For example, the scene in the movie Five Easy Pieces (1970) in which Jack Nicholson orders breakfast in a café flickers as an afterimage in the poem “In Fishville,” quoted above; while “Murnau’s ‘Sunrise,’” one of the last films of the silent era, is specifically mentioned in “Moving Time.” In these poems, movies seem halted in flagrante delicto; they are not so much moving pictures as arrested ones, stilled for our inspection, frame by frame, and at close range. At the center of the poem “Missing Person,” Cole includes a prose description of what could well be a scene from a movie: “a man with a black and white umbrella in one hand, a full-length translucent skeleton in another. across the street the second floor is empty, no window shades. a second tier word like compost, not abstract.” Whatever action there is in this scene comes afterwards, implied in the word compost. Cole intimates that everything described here, both the reality portrayed and the medium of its portrayal, will eventually break down.

The final poem in this first section, “Plutocracy,” brings us back to the notion of
“Pluto’s Disgrace.” Cole suggests that plutocracy, a system in which wealth and political power are synonymous, characterizes our own political/economic system of “have-/mores” and, assumedly, many more who have less.

While the title of the second section of the book, “In Our Own Backyard,” may bring to mind the nature magazine for young children Your Big Backyard, the poem more closely resembles one of Romare Bearden’s urban landscape paintings, one in which the façade of a building has been cut away to reveal domestic interiors, while out on the street, public life carries on. Cole juxtaposes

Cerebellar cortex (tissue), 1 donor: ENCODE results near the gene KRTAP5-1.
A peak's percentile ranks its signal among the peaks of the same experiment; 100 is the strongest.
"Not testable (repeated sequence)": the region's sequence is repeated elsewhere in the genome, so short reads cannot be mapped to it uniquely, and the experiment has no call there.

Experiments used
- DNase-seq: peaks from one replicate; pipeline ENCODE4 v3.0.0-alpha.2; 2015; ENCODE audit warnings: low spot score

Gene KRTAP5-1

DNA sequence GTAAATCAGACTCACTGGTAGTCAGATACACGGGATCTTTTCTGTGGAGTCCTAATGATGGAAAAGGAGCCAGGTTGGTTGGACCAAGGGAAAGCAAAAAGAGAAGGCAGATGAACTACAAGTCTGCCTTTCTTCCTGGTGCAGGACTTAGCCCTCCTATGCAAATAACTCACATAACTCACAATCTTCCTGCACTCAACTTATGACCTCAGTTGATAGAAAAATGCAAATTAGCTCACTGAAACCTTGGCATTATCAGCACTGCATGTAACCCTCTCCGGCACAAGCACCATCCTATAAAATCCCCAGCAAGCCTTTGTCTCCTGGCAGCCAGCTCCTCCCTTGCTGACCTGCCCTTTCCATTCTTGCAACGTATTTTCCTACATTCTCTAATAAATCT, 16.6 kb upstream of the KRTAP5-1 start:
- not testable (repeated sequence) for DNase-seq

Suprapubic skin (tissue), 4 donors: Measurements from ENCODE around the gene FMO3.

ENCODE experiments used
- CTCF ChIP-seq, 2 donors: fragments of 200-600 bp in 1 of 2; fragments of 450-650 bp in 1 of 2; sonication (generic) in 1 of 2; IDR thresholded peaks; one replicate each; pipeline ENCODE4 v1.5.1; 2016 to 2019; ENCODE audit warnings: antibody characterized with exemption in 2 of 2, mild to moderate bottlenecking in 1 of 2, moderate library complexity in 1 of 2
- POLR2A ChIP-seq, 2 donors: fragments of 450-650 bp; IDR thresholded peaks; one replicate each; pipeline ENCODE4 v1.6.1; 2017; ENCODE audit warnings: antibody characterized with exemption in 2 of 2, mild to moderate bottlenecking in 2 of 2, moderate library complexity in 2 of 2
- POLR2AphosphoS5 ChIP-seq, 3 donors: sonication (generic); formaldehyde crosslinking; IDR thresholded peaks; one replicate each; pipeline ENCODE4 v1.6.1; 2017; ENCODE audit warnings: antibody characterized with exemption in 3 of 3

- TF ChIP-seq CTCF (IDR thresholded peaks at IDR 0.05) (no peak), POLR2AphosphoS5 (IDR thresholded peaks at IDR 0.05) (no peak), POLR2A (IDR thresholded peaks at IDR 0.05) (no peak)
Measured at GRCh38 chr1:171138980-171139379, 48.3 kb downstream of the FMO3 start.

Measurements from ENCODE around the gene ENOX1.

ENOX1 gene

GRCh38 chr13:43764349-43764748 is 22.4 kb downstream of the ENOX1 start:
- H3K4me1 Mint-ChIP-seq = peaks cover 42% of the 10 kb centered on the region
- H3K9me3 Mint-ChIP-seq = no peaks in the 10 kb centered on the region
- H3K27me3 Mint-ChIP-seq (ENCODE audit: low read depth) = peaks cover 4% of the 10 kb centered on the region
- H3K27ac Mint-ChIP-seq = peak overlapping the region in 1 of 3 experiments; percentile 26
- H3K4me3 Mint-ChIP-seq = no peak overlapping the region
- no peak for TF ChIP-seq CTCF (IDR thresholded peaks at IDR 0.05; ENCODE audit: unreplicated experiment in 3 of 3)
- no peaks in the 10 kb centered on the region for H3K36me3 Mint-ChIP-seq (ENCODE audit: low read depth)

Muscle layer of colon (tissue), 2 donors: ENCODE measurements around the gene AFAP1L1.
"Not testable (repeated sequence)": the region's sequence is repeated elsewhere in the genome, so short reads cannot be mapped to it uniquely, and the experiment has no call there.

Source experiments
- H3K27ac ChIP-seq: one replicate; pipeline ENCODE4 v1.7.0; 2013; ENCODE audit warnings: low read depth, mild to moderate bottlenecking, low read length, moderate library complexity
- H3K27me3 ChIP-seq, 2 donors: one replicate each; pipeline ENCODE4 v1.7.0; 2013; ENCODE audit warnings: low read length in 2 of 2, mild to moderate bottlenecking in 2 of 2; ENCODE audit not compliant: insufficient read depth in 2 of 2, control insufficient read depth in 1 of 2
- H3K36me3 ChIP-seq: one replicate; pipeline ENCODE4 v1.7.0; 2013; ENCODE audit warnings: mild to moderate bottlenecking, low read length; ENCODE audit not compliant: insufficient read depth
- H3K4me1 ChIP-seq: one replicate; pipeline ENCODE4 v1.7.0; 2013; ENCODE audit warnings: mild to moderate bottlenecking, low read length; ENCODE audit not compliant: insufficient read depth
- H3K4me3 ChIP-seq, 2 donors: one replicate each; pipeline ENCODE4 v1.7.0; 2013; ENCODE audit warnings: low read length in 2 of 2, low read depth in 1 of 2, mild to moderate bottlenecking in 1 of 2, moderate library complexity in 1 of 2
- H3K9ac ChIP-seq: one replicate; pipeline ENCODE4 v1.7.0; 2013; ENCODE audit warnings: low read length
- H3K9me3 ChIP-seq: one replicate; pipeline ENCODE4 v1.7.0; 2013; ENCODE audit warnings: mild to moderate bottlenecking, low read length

Vast numbers of people, faces
turned to the east. Four nurses holding four
swaddled babes, four bottles.

Six men walking forward on a country road
all wearing suits, coats, vests, and ties

with “One man, naked, his back turned to the / window, light on inside.” Moving from one vignette to the next, it isn’t clear whether the poet is directing our gaze toward a series of individual paintings or, rather, specific areas of a single large collage.

“Collective Memory,” the third and final section of the book, revels in slippage from one word to the next. Indeed, the word “slippage” itself comes into play in a poem where the line “for all intents and purposes I has slippage” precedes “slip / slippage / slam / slam dunk / applies.” Such lexical gymnastics are practiced by many writers and often function as a kind of free-write or brainstorming exercise. However, although “Collective Memory” may feel like a light-hearted jam session, it reiterates some of the earlier concerns of “Pluto’s Disgrace.” Here, the “applies” quoted above are closely followed by “to Syria, from the Golan Heights.” Numerous references to people and ideas, including “Negt & Kluge / Sappho / Borges / Cortázar / Pindar / BavĨar / or Bavchar,” add complexity to the sheer joyfulness of the word play. Particularly intriguing is the inclusion of “Negt & Kluge,” as these sociologists are best known for theorizing a plurality of public spheres and public disclosures. Cole seems to be working out within her poems a similar set of notions or relationships: interior vis-à-vis exterior, public versus private. In turn, readers might consider whether and how a poem is a private or a public space, whether its concerns are personal, communal, or both.

The poet poses questions to herself and her readers: “Why would I like the word moving like a cripple among the leaves and why would I like to repeat the words without meaning?” In a poetry infused with music, with language as sound, she proposes that words do not come to us devoid of meaning, nor do poets write without intention, and such meanings and intentions are multiple. Poems, she implies, are not simply aesthetic events but also civic ones. Such an assessment is all the more astounding when one considers just how syntactically spare her poetry can be, often simply a sequence of words connected by sound or suggestion. Each word in Norma Cole’s poems leads many lives, however; from elemental rock to wire fences to apartheid; from the fun and stars to “the children and the / women who were / trying to shield them.”